When communities commit to ambitious community-wide climate goals,
local government must lead by example.
Local leaders should put government operations on a fast track to 100% clean energy.
Be the Change
Citizens are often quick to notice examples where local government operations are (or look) inefficient. We hear folks talking about lights on overnight in city buildings and idling public vehicles, for example. When a community is pursuing ambitious climate goals, the inconsistencies between the city’s vision and citizen reality can undermine efforts.
To identify and address potential inconsistencies, invite input from the public and government employees. What practices do they see that are inefficient? What feedback to they hear from constituents? Challenge each department to prioritize the inefficiencies and address the top three this quarter.
As you increase the efficiency of government operations, you can showcase those examples to the broader community. We reduced our paper usage by 25% last year and you can too.
More broadly, of course, each city department should integrate the climate goals into their ongoing efforts and their strategic plans forward. How is the water department going to reduce its emissions consistent with the city’s vision for 100% clean energy? What role can parks play in the efforts?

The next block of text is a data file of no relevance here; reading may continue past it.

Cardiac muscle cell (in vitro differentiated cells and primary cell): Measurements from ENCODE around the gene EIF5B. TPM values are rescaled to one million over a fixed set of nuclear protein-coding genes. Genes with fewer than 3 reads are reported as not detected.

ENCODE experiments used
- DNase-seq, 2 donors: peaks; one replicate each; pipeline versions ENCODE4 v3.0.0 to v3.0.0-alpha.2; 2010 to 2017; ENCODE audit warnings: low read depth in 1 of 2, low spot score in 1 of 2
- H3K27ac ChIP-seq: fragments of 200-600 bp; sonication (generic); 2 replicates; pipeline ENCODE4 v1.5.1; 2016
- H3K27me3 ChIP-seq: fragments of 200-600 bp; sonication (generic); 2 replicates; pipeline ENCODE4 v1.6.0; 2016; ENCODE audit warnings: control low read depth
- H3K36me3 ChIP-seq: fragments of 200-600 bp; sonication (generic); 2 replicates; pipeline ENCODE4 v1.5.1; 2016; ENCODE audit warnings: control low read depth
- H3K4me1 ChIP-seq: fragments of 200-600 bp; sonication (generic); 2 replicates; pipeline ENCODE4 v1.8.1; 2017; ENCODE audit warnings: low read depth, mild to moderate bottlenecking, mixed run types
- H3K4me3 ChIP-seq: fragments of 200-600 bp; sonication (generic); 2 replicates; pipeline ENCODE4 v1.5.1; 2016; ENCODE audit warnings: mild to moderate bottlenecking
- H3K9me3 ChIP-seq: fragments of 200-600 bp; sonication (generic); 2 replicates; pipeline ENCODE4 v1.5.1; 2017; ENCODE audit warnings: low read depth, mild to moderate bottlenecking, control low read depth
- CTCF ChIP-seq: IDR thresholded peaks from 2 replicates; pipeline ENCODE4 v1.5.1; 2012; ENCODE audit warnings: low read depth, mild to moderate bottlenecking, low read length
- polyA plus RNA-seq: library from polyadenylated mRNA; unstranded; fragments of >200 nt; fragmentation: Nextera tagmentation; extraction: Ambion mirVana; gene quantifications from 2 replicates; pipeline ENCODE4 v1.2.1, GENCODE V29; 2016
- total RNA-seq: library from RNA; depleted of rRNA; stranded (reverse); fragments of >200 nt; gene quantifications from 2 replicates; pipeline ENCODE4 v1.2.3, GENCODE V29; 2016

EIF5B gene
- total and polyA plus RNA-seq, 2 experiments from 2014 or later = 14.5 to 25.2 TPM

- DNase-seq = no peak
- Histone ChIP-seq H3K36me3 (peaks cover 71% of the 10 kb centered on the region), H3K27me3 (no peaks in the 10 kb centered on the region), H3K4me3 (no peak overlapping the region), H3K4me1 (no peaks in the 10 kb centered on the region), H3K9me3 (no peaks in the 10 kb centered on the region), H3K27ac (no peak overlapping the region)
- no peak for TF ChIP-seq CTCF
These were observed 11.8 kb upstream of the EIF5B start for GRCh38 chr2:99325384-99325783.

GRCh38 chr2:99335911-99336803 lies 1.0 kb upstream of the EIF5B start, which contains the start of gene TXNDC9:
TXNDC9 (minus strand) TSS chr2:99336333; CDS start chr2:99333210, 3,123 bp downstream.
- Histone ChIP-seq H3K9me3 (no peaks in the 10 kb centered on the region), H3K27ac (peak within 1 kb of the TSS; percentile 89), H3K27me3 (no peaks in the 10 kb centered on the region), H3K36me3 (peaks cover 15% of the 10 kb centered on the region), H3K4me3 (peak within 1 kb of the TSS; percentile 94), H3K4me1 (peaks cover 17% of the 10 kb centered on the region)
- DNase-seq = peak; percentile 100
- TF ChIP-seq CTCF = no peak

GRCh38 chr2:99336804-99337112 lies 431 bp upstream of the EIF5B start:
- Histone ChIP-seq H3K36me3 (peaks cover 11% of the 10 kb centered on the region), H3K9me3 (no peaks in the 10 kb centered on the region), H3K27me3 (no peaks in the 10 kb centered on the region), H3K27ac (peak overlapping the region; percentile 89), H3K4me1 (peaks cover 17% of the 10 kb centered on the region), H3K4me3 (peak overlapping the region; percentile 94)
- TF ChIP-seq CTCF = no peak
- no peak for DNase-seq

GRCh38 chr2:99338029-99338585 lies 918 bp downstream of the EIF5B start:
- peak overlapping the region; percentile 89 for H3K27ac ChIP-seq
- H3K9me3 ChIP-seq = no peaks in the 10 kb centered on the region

Achieving 100% clean energy or zero emissions requires EVERYONE to do their part. A great first step is engaging EVERY part of the local government operations.
Pilot New Strategies
Look for opportunities for local government to pilot technologies or strategies that might benefit residents or businesses in your community. A solar array on a public facility can, for example, showcase cost savings while also helping others become more familiar with the technology.
As you pilot efforts be transparent about the costs and benefits. If upgrades to the heating and cooling system in city hall have improved employee morale, share that insight. Your transparency can make it easier for businesses to consider and adopt new technologies—because they’ve got the information they need to assess those options. A great example of this is the New York City study on its fleet operations which showed total cost of ownership for various gas, hybrid and electric vehicles. This is real data from ongoing operations—it’s very helpful to others considering those options!
Benchmark, Benchmark, Benchmark
Any effort to reduce emissions requires you to understand what you’re using now and what’s possible. A good way to understand what’s possible is to compare your usage to others. Benchmark your facilities!
Benchmark energy and water usage in local government facilities and share your data with the whole community to illustrate the power of benchmarking.
Use the free ENERGY STAR Portfolio manager to compare your usage to other similar government facilities. You’ll see how you compare to entities across the country (with built-in weather normalization). This same powerful tool is available free to local businesses; by using it you lead by example.
Share your benchmark results with the community online. Be transparent about where the city has opportunities to achieve more efficiencies as well as where your buildings out-perform peers.
Community leaders who hold themselves accountable for the efficiency of government operations have the credibility to lead their communities to a 100% clean energy future.